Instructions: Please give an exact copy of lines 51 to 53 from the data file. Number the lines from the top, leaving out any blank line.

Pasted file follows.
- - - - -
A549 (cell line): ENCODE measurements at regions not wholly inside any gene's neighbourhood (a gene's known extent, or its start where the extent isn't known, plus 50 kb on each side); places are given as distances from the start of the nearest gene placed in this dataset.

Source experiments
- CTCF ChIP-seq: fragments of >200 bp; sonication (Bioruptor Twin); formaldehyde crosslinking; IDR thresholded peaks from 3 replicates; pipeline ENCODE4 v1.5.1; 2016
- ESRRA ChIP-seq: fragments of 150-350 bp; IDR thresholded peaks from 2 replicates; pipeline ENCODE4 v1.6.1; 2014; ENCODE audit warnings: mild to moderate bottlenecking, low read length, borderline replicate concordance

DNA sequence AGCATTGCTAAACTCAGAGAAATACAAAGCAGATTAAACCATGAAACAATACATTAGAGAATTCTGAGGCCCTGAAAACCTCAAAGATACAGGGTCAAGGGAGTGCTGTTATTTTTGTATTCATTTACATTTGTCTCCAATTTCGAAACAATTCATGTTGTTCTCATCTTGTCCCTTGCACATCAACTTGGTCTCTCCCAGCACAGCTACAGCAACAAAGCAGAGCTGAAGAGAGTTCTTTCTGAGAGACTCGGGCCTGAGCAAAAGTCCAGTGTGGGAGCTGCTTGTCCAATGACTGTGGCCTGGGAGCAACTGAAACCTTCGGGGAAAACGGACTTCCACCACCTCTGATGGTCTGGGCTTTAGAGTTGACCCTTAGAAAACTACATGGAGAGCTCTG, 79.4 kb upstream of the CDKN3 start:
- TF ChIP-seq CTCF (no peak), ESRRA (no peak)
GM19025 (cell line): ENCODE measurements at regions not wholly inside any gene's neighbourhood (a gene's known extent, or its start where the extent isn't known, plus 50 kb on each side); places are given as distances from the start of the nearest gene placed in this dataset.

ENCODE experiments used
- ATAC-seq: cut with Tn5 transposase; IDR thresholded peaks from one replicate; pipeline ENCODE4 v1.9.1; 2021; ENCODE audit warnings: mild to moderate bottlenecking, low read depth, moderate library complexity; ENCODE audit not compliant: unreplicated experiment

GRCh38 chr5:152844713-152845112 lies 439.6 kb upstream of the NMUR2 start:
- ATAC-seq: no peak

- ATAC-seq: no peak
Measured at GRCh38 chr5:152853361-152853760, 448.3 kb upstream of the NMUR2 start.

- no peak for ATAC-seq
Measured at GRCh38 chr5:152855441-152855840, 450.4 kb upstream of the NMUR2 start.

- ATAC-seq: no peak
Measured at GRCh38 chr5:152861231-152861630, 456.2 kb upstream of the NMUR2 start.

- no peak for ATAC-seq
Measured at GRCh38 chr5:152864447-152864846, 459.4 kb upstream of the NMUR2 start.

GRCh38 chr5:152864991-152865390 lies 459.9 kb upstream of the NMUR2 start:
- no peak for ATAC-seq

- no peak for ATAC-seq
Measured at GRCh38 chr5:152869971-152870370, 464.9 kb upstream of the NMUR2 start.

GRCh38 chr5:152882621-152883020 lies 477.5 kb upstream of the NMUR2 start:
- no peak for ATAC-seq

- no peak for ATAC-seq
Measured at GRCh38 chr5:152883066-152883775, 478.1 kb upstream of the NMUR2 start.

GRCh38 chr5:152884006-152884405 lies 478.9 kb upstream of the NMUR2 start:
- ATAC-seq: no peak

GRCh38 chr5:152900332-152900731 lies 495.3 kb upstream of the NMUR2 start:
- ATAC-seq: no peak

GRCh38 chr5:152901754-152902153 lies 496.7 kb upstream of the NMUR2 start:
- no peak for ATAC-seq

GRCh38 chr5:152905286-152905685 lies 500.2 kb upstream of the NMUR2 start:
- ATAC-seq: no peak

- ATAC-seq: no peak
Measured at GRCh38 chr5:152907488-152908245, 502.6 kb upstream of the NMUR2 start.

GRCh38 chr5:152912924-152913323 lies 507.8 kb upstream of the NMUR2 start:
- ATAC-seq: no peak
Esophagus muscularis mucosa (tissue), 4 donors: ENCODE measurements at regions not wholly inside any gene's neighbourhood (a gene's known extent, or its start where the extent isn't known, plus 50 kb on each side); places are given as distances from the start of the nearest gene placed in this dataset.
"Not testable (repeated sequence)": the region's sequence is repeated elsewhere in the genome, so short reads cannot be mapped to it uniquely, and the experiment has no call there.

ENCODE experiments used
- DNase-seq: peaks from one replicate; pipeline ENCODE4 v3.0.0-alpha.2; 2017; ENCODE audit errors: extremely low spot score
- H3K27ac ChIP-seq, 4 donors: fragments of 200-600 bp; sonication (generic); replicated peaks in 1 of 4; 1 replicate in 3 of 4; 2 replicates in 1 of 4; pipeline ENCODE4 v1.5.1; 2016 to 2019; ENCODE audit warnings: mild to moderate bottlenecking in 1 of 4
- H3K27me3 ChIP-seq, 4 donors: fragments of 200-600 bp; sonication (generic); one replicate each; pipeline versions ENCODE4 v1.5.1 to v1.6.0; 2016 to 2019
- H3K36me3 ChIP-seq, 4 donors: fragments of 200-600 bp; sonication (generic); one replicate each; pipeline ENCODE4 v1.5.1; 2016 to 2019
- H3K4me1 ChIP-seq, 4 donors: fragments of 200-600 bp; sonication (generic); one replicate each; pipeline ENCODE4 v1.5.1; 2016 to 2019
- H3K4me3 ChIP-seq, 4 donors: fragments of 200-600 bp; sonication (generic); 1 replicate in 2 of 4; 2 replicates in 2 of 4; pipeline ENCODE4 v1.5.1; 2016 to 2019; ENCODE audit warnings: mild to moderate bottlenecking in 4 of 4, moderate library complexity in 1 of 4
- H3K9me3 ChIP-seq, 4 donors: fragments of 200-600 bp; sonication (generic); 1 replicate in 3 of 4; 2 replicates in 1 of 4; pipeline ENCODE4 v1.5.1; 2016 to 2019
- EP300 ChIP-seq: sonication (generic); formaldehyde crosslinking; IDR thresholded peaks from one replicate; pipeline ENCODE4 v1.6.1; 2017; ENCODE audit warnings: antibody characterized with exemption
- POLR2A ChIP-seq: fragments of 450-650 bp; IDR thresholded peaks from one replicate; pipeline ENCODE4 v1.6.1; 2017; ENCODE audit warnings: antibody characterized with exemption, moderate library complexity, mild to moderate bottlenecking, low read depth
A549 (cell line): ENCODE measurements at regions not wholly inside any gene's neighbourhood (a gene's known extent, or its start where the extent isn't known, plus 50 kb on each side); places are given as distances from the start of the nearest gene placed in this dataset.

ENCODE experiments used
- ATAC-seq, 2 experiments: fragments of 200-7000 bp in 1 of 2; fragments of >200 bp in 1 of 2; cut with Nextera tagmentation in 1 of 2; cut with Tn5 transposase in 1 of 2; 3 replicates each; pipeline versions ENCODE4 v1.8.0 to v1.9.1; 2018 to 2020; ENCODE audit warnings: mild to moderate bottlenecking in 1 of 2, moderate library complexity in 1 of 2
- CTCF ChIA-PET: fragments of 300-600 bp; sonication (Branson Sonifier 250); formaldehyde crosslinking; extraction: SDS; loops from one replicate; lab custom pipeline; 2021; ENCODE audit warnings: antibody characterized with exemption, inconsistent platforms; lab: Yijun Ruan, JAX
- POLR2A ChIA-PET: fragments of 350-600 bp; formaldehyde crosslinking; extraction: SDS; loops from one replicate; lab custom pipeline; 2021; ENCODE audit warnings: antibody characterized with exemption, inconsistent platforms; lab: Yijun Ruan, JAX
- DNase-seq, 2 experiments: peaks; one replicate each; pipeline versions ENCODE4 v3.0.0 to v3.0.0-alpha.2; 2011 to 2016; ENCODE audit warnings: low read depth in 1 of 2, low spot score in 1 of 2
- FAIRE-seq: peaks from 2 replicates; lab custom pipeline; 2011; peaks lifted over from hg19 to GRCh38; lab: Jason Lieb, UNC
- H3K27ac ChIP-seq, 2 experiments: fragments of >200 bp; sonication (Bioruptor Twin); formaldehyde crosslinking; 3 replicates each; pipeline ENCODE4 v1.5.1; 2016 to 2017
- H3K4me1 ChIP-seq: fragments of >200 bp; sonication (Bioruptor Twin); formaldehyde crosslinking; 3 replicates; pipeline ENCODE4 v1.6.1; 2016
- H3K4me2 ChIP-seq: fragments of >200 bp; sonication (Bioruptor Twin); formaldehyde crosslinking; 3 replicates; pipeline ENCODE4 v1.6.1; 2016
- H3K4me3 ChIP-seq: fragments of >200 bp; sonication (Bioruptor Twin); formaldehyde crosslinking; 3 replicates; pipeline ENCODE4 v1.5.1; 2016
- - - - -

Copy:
- POLR2A ChIP-seq: fragments of 450-650 bp; IDR thresholded peaks from one replicate; pipeline ENCODE4 v1.6.1; 2017; ENCODE audit warnings: antibody characterized with exemption, moderate library complexity, mild to moderate bottlenecking, low read depth
A549 (cell line): ENCODE measurements at regions not wholly inside any gene's neighbourhood (a gene's known extent, or its start where the extent isn't known, plus 50 kb on each side); places are given as distances from the start of the nearest gene placed in this dataset.

ENCODE experiments used